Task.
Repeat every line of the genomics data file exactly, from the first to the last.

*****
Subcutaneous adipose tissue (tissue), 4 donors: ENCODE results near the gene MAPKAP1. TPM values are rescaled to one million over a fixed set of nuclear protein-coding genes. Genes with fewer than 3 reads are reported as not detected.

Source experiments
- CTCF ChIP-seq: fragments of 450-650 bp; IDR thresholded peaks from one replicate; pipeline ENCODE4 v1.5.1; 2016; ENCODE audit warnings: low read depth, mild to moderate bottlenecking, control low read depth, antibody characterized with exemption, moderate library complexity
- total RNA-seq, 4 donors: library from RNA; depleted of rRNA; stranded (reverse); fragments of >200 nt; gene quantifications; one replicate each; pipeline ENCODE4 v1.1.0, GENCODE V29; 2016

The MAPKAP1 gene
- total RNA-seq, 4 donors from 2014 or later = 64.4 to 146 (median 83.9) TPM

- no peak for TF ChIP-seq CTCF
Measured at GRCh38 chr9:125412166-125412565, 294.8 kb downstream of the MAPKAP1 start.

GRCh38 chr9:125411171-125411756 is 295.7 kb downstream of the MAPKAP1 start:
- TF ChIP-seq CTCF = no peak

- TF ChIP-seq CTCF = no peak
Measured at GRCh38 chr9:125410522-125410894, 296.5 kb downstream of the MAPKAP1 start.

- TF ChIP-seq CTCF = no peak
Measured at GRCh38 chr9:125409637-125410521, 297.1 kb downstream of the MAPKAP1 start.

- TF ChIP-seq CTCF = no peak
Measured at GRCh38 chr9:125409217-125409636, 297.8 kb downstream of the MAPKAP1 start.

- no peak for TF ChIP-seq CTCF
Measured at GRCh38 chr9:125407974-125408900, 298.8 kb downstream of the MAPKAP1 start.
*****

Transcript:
Subcutaneous adipose tissue (tissue), 4 donors: ENCODE results near the gene MAPKAP1. TPM values are rescaled to one million over a fixed set of nuclear protein-coding genes. Genes with fewer than 3 reads are reported as not detected.

Source experiments
- CTCF ChIP-seq: fragments of 450-650 bp; IDR thresholded peaks from one replicate; pipeline ENCODE4 v1.5.1; 2016; ENCODE audit warnings: low read depth, mild to moderate bottlenecking, control low read depth, antibody characterized with exemption, moderate library complexity
- total RNA-seq, 4 donors: library from RNA; depleted of rRNA; stranded (reverse); fragments of >200 nt; gene quantifications; one replicate each; pipeline ENCODE4 v1.1.0, GENCODE V29; 2016

The MAPKAP1 gene
- total RNA-seq, 4 donors from 2014 or later = 64.4 to 146 (median 83.9) TPM

- no peak for TF ChIP-seq CTCF
Measured at GRCh38 chr9:125412166-125412565, 294.8 kb downstream of the MAPKAP1 start.

GRCh38 chr9:125411171-125411756 is 295.7 kb downstream of the MAPKAP1 start:
- TF ChIP-seq CTCF = no peak

- TF ChIP-seq CTCF = no peak
Measured at GRCh38 chr9:125410522-125410894, 296.5 kb downstream of the MAPKAP1 start.

- TF ChIP-seq CTCF = no peak
Measured at GRCh38 chr9:125409637-125410521, 297.1 kb downstream of the MAPKAP1 start.

- TF ChIP-seq CTCF = no peak
Measured at GRCh38 chr9:125409217-125409636, 297.8 kb downstream of the MAPKAP1 start.

- no peak for TF ChIP-seq CTCF
Measured at GRCh38 chr9:125407974-125408900, 298.8 kb downstream of the MAPKAP1 start.